Corporate Culture 193 When I went into private practice in the early 1980s, a clientasked me for a copy of the business principles taught in graduateschool. In other words, what was the textbook solution? As westarted digging though the literature on what we thought shouldhave been an easy task, we found many examples of principles butno consolidated list of the fundamental principles of how anyorganization must function to survive. As I began examining thefew client documents I again found no consistent theme or list.What I observed were statements such as, “A principle of selling isto stop selling when you’ve made the sale.” That is great as a salesprinciple, but what about the higher-order principles that governthe basic functions of the business? As a subsequent task my clients and I began to develop a list ofprinciples common to any business. We approached the task usinga large system theory. Over a ten-year period I had asked the samequestion of 125 presidents, hundreds of management teams, andthousands of managers in management seminars. These represent-ed a cross-section of organizational levels and industries. I asked thesame question in at least ten countries. The question was, “Whatprinciples do you use to guide your business?” Here is the consoli-dated and refined list of the seven principles that emerged: 1. The Principle of Products. You must have a steady stream of viable products, goods, or services. 2. The Principle of Profit. Except for unusual situations, all organizations need financial viability. 3. The Principle of Customer. You need a constantly replen- ished customer base. 4. The Principle of Direction. You need some form of path to travel. 5. The Principle of Structure. You need an organizing force for your resources for mission accomplishment. 6. The Principle of People. Most organizations need human elements to make them work.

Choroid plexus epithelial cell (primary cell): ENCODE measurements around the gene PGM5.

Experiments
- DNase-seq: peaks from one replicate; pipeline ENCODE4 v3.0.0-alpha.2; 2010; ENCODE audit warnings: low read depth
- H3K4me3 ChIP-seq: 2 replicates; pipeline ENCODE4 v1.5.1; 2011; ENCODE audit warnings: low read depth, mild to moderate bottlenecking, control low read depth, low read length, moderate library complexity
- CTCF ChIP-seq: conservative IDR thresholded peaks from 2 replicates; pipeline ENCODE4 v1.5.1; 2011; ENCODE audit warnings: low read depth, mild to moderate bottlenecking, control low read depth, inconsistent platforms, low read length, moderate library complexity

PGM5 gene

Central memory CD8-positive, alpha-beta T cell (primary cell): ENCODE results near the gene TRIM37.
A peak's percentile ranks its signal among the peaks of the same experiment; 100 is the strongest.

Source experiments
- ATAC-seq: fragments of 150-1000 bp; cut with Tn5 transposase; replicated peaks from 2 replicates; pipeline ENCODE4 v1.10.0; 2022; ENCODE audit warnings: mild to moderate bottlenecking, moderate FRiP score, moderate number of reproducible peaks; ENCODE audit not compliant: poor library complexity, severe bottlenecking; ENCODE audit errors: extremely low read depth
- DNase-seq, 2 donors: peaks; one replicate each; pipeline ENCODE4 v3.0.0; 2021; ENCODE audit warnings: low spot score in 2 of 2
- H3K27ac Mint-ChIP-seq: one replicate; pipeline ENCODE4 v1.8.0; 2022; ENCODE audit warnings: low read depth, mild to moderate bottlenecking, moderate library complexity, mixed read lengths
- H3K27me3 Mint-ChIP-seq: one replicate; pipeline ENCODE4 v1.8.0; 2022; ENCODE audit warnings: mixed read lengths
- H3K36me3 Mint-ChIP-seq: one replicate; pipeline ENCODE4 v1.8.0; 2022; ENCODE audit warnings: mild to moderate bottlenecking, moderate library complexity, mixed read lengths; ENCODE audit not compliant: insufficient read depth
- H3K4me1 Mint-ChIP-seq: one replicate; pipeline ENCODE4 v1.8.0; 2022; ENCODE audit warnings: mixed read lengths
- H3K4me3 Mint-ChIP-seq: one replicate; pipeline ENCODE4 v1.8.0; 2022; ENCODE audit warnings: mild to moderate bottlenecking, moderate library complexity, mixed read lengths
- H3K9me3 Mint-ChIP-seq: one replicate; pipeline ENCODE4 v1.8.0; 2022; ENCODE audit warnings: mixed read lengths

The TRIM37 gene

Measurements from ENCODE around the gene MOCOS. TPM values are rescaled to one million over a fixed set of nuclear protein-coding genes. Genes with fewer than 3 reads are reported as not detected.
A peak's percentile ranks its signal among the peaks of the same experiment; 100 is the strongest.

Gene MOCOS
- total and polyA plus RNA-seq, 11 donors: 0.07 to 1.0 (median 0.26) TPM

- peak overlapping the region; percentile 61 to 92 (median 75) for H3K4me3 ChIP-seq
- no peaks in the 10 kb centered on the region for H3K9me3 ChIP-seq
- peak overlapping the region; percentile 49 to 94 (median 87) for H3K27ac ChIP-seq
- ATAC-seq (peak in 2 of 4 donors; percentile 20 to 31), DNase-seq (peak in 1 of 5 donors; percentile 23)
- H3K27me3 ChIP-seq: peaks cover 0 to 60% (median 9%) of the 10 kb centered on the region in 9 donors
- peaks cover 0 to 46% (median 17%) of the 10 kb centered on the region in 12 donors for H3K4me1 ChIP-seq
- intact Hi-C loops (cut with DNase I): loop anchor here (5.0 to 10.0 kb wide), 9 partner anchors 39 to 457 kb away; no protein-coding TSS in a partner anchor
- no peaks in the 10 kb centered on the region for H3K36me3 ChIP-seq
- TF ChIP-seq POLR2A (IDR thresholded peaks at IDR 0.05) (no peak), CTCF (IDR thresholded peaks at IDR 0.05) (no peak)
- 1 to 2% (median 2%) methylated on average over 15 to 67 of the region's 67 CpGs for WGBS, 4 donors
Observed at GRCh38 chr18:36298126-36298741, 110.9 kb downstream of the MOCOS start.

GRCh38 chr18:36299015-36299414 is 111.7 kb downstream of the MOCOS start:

194 Seven Steps to a Successful Business Plan 7. The Principle of Ethics. You must operate with the laws, rules, and norms of the society of the day.The Principle of Products: Know What You AreSellingAll organizations, no matter their status, must honor this principleof having something to sell. To conform to the principle of prod-ucts, every organization is faced with the same problem. You musthave products that have some value in some market segment. As discussed in Chapter 6, some organizations build theirwhole business around their product or products. Even if you are acustomer-intimate organization, without something to sell, rent, orbarter you are out of business. Products go back to the root of allbusiness. What is your business reason? What is your output? Whatwill customers pay for what you can provide? To conform to the principle of products, every organizationshould be able to answer this question: What goods or services canwe provide that people are willing to buy? A related problem is thequestion of product diversity. Two alternatives seem to be theanswer. One product-driven organization may follow the strategy ofdeveloping one product as the best in the business. The companymay elect to keep the product line very small, offer continuousimprovements, and promote a quality image of the single product.This allows the company to focus on a limited number of effortsrather than being spread too widely across a number of offerings.The choice is made to be very, very good with a few things. Another company may choose multiple lines to stay healthy.This company is constantly adding to its product line to attractmore customers. A breakfast cereal company knows the jaded atti-tude of its markets and constantly seeks to bring out new lines. Thesimplest illustration of this approach is the movie theater business.Long gone are the days of a theater operating with only one screenand one movie per day. Multiple offers must be made to the view-